Ciudad Juarez, Chihuahua – Eleven people, including an 18-month-old girl, were killed in Ciudad Juarez, considered the most violent city in Mexico, the Chihuahua state Attorney General’s Office said.
Gunmen opened fire inside the Climas Guerrero store in Juarez Nuevo, a neighborhood in the southeast section of the border city, killing two men, a teenager and the toddler.
Javier Soto Nuñez, 40, Jorge Dario Ceballos, 20, and Aaron Varela Corral, 17, were pronounced dead at the scene.
Danna Nahomy Ceballos, age 18 months, was shot multiple times and died while being transported to a hospital.
Gunmen killed three men who were traveling through another neighborhood in southeast Juarez.
Two other men, meanwhile, were gunned down in Ciudad Moderna, a neighborhood in the southern section of the border city.
Police also announced that the bodies of two women were found at separate locations.
One of the bodies was found in central Juarez and the other in the city’s northeast section.
Ciudad Juarez, located across the border from El Paso, Texas, has been plagued by drug-related violence for years.
The murder rate took off in the border city of 1.5 million people in 2007, when more than 800 people were killed, then it more than doubled to 1,623 in 2008, according to press tallies, with the number of killings soaring to 2,635 last year.
Ciudad Juarez, with 191 homicides per 100,000 residents, was the most violent city in the world in 2009, registering a higher murder rate than San Pedro Sula, San Salvador, Caracas and Guatemala, two Mexican non-governmental organizations said in a recent report.
The death toll for this year currently stands at more than 600, including 16 people massacred on Jan. 31 while attending a birthday party in the Villas de Salvarcar neighborhood.
Over the weekend, seven minors and three young adults traveling in an SUV were murdered in the northern Mexican town of Pueblo Nuevo by gunmen, the Durango state Attorney General’s Office said.
The killings occurred on Sunday as the group was heading from the rural community of El Aval to Pueblo Nuevo, where they were going to collect education grants provided by a federal program.
A large group of gunmen ordered them to stop and opened fire when they refused, “even launching explosive devices at the vehicle,” the state AG’s office said in a statement.
The victims, who included four siblings from the same family, ranged in age from 8 to 21.
Durango state police and 10th Military Zone troops sealed off the area after the killings.
Checkpoints set up by drug traffickers are common in the area of Durango where the killings occurred, with gunmen inspecting, questioning and demanding identification documents from drivers, media outlets reported.
The Defense Secretariat, meanwhile, said five suspected drug cartel gunmen died in a clash with troops in the border state of Nuevo Leon.
The incident occurred Sunday at a motel in the Monterrey suburb of Santa Catarina.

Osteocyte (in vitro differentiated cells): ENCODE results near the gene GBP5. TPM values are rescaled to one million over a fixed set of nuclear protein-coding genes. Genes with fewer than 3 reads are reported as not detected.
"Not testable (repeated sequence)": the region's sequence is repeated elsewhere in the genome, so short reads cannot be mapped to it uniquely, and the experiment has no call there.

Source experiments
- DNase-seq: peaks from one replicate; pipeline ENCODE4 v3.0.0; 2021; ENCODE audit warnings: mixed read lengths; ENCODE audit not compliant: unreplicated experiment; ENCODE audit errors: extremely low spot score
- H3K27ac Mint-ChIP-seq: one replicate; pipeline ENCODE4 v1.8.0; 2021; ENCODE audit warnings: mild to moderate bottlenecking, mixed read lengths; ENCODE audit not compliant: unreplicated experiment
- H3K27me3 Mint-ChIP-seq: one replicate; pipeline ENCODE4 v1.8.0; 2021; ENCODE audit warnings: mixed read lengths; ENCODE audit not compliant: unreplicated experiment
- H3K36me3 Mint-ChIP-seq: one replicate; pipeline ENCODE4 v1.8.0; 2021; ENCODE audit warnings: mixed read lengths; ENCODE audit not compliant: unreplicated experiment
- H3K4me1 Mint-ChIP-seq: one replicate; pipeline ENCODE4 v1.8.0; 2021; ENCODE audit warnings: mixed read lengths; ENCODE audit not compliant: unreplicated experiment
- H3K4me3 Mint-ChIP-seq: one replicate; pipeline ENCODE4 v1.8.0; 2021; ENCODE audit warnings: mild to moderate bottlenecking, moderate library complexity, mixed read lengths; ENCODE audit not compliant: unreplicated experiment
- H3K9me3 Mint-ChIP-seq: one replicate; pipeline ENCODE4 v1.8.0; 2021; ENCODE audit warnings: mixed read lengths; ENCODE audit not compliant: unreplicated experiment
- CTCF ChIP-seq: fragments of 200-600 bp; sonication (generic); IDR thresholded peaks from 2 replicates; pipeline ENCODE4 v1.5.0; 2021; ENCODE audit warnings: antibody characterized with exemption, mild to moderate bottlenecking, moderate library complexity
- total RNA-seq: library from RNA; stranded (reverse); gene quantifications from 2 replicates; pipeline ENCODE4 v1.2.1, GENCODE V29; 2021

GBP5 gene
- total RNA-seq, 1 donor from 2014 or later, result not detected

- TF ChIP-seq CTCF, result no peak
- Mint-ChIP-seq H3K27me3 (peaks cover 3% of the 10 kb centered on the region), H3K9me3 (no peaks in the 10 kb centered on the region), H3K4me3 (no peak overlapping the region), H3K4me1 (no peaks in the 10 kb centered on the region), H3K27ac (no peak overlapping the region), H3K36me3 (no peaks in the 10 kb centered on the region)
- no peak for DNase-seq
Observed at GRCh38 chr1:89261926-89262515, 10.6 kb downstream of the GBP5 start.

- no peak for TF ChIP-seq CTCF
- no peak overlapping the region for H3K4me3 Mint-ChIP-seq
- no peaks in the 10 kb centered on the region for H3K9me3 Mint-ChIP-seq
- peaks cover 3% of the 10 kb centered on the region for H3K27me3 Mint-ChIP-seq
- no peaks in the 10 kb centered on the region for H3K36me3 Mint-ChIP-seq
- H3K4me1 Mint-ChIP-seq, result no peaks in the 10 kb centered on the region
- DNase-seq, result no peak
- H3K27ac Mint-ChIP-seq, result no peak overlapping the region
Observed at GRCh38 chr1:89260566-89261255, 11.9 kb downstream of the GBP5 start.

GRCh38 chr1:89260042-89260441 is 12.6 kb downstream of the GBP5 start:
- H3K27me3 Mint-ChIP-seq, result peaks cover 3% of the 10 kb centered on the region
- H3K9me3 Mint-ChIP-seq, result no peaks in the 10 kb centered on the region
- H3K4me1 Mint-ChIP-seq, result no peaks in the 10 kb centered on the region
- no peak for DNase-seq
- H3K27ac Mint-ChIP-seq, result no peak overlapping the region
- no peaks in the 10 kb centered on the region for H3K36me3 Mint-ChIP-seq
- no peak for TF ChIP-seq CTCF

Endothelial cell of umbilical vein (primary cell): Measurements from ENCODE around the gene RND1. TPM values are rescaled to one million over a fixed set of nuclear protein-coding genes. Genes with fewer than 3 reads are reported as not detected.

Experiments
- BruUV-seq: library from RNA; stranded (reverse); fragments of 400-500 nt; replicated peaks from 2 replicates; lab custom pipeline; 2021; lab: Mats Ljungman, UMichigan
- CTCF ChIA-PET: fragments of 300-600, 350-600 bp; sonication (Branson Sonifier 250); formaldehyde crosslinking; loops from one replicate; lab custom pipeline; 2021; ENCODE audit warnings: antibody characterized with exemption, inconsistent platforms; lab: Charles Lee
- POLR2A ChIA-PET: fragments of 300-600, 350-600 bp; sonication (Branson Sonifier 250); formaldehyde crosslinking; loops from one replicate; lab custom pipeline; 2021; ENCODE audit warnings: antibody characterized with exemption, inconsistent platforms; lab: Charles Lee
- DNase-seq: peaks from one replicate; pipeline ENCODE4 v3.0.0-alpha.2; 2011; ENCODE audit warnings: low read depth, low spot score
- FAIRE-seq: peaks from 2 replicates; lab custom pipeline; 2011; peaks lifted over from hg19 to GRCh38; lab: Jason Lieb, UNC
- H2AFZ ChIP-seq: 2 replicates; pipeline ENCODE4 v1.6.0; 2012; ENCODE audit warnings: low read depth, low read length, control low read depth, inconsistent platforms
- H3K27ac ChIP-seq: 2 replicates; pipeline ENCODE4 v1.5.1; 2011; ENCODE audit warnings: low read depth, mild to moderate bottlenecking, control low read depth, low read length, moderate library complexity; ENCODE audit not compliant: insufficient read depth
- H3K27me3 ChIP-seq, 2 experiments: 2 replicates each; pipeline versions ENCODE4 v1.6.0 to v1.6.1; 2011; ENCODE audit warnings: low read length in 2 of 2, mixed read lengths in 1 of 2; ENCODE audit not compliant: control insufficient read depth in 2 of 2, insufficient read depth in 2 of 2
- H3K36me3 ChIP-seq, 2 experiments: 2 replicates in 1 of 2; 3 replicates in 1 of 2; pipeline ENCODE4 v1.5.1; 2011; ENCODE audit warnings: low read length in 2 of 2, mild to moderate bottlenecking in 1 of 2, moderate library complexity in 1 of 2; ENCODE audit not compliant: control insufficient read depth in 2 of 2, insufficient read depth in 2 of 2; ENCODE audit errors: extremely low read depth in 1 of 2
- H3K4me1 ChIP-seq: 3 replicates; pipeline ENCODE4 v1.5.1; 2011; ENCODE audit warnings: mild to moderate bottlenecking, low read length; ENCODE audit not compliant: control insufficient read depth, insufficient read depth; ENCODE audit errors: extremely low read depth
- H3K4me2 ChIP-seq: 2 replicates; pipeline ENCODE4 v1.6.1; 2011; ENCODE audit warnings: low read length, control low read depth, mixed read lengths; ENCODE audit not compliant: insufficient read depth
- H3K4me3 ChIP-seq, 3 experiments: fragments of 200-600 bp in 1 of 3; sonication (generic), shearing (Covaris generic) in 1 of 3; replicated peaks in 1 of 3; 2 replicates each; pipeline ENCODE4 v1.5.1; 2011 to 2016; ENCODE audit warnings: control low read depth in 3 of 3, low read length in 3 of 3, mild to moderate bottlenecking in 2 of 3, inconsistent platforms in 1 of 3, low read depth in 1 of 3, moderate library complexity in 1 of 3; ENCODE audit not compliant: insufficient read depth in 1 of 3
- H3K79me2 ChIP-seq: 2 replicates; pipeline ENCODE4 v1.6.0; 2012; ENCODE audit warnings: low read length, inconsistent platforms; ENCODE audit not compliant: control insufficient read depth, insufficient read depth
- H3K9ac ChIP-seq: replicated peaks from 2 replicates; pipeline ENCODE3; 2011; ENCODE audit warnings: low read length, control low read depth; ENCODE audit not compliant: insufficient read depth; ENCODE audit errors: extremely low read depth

The soldiers, assigned to the 7th Military Zone, were on patrol when they received an anonymous tip about the presence of gunmen at the motel. The troops came under fire when they reached the property.
“Five suspected criminals, two women and three men, died” in the shootout, the Defense Secretariat said.
One of the dead was a man – known only by the nickname “El Boxer” – who authorities linked to the killing last November of Garcia municipal police chief Brig. Gen. Arturo Esparza and four of his bodyguards, the secretariat said.
El Boxer also allegedly participated in an attack last week on Santa Catarina Public Safety Secretary Rene Castillo that left two of the official’s bodyguards dead and local police chief Eduardo Murrieta wounded.
Soldiers seized three rifles, two pistols, 18 ammunition clips, 536 rounds of ammunition, two fragmentation grenades, a vehicle, five radios and other gear after Sunday’s clash.
Monterrey, the capital of Nuevo Leon, is home to some of Mexico’s largest companies, including Cemex and Femsa.
Sunday’s violence coincided with a march in Monterrey by 10,000 people to demand the return of “peace and tranquility” to the region.
Violence has intensified in Nuevo Leon and neighboring Tamaulipas state since the appearance last month in Monterrey of giant banners heralding an alliance of the Gulf, Sinaloa and La Familia drug cartels against Los Zetas, a band of Mexican special forces deserters turned hired guns.
After several years as the armed wing of the Gulf cartel, Los Zetas went into the drug business on their own account and now control several lucrative territories.
The cartels arrayed against Los Zetas blame the group’s involvement in kidnapping, armed robbery and extortion for discrediting “true drug traffickers” in the eyes of ordinary Mexicans inclined to tolerate the illicit trade as long as the gangs stuck to their own unwritten rule against harming innocents.
Battles among drug cartels and the security forces’ struggle against the gangs have claimed nearly 19,000 lives in Mexico since December 2006, when President Felipe Calderon took office.
Vowing to crush the cartels, Calderon has deployed 50,000 soldiers and 20,000 Federal Police officers in the country’s most crime-plagued areas, yet the pace of drug-related killings has only accelerated, surging from 2,700 people in 2007 to 7,724 fatalities last year.
The 2010 death toll, according to a tally kept by the Mexico City daily El Universal, has already topped 2,200.